Kew at COP15

Kew is committed to developing nature-based solutions to biodiversity loss and climate change

Large green Ebo forest from above

The UN Biodiversity Conference (Fifteenth meeting of the Conference of the Parties (COP-15) to the Convention on Biological Diversity (CBD)), due to be held in December 2022, is a key moment for nature.

The conference will finalise and secure an agreement on a critical new Post-2020 Global Biodiversity Framework for halting biodiversity loss and promoting sustainable development.

At Kew, our mission is to understand and protect plants and fungi for the wellbeing of people and the future of all life on Earth.

That’s why our scientists are attending both the pre-meetings in Nairobi in June and the CBD COP later in the year to ensure expert science underpins decision making.

Discover more about how we're tackling the biodiversity crisis below.

Deforested land with smoke and a small digger with a small area of green forest

Kew's Science Strategy

The Kew Science Strategy 2021 – 2025 outlines an ambitious plan to help stop biodiversity loss and discover sustainable nature-based solutions to some of the biggest global challenges.

Biodiversity and climate

  • Mount Jaya in Indonesian New Guinea

    Tropical Important Plant Areas (TIPAs)

    Identifying and mapping Tropical Important Plant Areas in critical sites for plant conservation across the tropics.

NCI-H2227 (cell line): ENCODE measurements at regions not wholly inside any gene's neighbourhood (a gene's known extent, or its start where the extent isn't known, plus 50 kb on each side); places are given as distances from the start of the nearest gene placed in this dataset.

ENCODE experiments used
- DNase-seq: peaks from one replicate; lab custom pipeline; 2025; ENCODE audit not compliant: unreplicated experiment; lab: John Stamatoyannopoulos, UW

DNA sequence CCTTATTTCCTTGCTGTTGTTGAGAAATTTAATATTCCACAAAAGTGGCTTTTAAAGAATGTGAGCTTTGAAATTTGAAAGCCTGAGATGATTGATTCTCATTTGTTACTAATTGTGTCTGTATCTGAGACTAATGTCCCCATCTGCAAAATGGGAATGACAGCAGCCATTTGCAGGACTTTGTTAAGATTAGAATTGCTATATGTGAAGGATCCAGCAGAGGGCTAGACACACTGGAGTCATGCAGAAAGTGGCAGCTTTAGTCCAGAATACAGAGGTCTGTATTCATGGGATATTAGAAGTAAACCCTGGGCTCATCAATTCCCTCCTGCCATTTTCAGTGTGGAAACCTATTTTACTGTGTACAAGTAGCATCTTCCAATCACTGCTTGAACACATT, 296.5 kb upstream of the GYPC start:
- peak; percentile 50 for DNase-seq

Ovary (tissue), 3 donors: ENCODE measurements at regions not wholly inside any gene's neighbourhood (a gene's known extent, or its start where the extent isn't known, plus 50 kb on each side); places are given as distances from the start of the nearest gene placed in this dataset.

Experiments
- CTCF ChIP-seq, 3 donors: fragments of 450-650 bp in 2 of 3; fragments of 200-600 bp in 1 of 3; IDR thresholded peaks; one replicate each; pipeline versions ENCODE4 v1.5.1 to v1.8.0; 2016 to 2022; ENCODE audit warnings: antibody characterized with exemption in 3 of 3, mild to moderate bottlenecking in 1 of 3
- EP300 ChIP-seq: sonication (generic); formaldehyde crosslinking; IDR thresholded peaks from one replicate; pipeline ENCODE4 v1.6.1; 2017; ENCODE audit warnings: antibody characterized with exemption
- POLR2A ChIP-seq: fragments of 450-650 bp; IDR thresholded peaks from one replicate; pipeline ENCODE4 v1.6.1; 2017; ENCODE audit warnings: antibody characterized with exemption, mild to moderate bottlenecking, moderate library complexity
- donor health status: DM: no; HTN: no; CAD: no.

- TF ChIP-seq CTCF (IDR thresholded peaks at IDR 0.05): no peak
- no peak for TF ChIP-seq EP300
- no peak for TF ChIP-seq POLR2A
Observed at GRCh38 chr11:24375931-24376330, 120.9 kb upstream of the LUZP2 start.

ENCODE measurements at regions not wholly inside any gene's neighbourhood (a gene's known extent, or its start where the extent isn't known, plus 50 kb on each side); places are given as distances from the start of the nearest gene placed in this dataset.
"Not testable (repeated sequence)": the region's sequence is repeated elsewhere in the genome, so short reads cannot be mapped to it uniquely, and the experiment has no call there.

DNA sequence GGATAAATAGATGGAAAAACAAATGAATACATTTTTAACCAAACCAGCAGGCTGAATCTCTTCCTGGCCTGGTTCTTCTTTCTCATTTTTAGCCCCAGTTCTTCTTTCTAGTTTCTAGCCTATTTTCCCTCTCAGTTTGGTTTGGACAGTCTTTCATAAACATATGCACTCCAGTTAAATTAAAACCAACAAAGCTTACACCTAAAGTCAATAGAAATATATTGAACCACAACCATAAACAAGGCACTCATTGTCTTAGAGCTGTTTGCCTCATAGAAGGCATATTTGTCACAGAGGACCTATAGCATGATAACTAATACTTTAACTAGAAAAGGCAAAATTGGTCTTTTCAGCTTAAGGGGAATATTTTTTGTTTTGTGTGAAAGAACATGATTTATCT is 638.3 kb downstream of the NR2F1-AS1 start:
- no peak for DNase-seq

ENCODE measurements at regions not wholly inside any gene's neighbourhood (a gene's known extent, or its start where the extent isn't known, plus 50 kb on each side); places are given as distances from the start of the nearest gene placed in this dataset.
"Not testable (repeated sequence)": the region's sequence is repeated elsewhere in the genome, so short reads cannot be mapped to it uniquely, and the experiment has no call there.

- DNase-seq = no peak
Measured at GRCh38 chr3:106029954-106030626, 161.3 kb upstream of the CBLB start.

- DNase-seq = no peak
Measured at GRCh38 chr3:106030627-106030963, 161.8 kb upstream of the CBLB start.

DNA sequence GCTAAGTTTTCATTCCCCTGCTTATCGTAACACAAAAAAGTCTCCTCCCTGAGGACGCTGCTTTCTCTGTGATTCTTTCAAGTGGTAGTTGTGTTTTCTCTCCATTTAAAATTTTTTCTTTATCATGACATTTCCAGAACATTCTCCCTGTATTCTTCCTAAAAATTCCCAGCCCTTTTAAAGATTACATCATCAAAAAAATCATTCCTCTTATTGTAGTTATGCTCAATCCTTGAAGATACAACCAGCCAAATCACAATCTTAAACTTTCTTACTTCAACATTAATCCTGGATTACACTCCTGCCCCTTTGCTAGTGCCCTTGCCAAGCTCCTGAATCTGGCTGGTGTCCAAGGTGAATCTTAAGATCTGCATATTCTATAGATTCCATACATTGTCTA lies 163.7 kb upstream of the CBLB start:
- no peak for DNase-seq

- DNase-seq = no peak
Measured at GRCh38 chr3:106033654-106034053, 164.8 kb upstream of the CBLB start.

• Small umbrella-like grey fungi Coprinellus disseminatus

    Useful Plants and Fungi of Colombia

    Documenting and protecting knowledge on useful plants and fungi in Colombia.

  • Aerial view of forest.

    Nature Map Earth

    Developing an integrated global map of biodiversity, carbon storage, and other dimensions of nature.

  • People working among trees.

    Resilient climate-smart crops of the future

    Developing the resilient Ethiopian crop enset into a key resource for the future in both its home country and the rest of Africa.

  • Forest from above

    Ten Golden Rules for Reforestation

    How reforestation can tackle the climate and biodiversity crises.

  • Coffee farmers looking at coffee beans in Ethiopia

    How growing, and drinking, coffee can help protect forests

    Producing high quality specialty coffee to improve livelihoods and protect biodiversity.

Other resources

Cowell, C., Paton, A., Borrell, J. et al. (2021) Uses and benefits of digital sequence information from plant genetic resources: Lessons learnt from botanical collections. Plants, People, Planet 4: 33-43.

Elizabeth Maruma Mrema smiling and stood behind a lecturn

Elizabeth Maruma Mrema awarded Kew International Medal

The Executive Secretary of the Convention of Biological Diversity is recognised for decades of work protecting nature.